Interestingly, I predicted that this might happen in a post-mortem that I wrote about the new California primary system over thirteen months ago:
If one of the rationales for this system was to weaken the influence of political parties, it may have failed miserably. Because one has to assume now that parties in 2014 will be working double time to clear the decks for their preferred candidates in the filing process. Whether it is indirect "take one for the team pressure," or a raft of party assistance being dropped in the laps of the favored horses in the field, one has to guess that the sting of losing a winnable district will compel the Democrats (and the GOP, if they were paying close attention) to interfere more in the primary process, not less.Another inherent flaw in the "top two" structure is that it drains resources that could otherwise be used to further party goals. Nowhere, and I mean nowhere, was this more apparent than in Southern California's San Fernando Valley, where the epic "Shberman" showdown occurred last November between veteran Democratic incumbents Howard Berman and Brad Sherman. The two Washington stalwarts, both of whom have been there for over 15 years, were the runaway top-two votegetters in June in this heavily Democratic slice of Los Angeles County. That necessitated an ugly, and absurdly expensive, repeat in November, one easily won by Sherman with over 60 percent of the vote.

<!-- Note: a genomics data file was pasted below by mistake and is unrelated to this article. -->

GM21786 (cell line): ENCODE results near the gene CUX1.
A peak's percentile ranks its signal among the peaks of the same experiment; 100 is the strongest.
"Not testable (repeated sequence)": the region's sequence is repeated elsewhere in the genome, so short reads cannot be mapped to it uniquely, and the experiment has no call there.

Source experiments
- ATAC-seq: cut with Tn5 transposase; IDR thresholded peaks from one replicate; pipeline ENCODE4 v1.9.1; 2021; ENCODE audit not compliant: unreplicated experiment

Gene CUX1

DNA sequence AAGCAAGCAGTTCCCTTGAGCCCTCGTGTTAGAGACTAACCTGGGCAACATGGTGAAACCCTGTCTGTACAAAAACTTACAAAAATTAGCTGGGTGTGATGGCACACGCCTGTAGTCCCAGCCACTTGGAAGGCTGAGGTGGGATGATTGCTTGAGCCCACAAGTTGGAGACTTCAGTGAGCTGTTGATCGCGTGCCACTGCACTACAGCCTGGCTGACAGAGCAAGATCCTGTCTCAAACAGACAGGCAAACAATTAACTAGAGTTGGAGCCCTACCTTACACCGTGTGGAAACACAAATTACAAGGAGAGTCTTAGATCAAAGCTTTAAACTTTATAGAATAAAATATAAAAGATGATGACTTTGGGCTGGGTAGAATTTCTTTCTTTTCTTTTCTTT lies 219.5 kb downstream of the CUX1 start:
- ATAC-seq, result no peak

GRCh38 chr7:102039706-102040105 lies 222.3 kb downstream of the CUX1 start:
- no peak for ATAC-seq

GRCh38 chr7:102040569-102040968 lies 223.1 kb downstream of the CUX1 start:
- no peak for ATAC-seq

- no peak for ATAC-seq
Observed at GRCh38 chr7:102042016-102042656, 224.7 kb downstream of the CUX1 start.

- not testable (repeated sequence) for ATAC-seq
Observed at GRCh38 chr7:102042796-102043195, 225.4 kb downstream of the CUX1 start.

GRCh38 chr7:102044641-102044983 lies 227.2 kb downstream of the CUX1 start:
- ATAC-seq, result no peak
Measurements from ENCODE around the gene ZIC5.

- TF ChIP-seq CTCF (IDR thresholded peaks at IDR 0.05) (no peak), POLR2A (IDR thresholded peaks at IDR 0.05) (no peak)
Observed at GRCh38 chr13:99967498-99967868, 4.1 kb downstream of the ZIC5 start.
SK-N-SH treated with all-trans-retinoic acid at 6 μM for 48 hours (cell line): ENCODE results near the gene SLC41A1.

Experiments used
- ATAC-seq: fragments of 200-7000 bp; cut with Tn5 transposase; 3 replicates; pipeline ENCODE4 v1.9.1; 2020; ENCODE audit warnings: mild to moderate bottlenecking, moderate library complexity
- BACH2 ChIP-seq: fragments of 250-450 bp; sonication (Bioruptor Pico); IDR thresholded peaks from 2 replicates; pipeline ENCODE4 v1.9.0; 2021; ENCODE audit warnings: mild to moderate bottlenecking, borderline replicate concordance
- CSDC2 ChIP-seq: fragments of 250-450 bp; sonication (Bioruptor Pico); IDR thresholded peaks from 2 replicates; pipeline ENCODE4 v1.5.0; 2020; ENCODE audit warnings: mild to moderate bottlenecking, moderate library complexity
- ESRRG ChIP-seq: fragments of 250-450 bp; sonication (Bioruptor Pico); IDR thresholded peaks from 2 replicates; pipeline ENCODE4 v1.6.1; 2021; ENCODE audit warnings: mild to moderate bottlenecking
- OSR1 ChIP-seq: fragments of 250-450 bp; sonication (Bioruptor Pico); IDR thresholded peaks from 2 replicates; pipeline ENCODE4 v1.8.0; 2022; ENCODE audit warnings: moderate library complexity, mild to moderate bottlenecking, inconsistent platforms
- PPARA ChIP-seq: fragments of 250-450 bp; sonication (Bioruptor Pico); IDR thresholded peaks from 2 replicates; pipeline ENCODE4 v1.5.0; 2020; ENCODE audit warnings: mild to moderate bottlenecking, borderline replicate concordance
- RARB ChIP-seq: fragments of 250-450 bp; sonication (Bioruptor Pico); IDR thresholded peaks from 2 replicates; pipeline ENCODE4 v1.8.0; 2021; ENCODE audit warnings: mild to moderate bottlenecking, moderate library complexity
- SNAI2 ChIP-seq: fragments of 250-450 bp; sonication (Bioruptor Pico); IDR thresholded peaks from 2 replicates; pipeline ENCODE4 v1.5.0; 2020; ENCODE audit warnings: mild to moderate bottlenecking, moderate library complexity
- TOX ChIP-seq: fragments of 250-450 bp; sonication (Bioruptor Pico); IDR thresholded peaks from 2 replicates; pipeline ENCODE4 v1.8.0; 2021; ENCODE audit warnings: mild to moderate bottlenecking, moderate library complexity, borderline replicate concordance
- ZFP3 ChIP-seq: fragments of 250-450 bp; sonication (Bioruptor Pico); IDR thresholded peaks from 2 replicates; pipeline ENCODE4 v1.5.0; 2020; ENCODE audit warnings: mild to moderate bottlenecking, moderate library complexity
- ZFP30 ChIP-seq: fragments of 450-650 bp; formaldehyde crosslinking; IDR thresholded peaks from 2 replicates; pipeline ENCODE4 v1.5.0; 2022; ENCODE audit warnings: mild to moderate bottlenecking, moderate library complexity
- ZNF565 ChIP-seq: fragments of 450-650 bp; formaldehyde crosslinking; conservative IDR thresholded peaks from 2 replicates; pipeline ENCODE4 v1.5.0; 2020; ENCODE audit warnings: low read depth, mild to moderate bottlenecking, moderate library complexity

When all was said and done, however, these two Democrats had spent over $11.9 million trying to beat...each other. One suspects that money, donated by Democrats, could've been better used elsewhere.
Even the stated goal of trying to bring Independent voices into the mix seems to have failed. Among the staunchest critics of the new system, as it happened, were those who work with third parties like the Greens and Libertarians. Their complaint? The new system essentially knocks them out of the box in June, when only a fraction of the state's registered voters even bother to show up at the polls.
The open primary system was well-intentioned, but as the old saying goes, the road to Hell is paved with good intentions. If voters are not willing to scrap the primary structure all together, it needs several fixes to it, at a minimum. A party should never be penalized for encouraging multiple candidates to seek an office, so a logical starting point would be to eliminate the possibility of a single party holding both general election positions. Time will tell if the two major political parties, or merely those interested in solid representative governance, will try to put a measure to that effect on the ballot.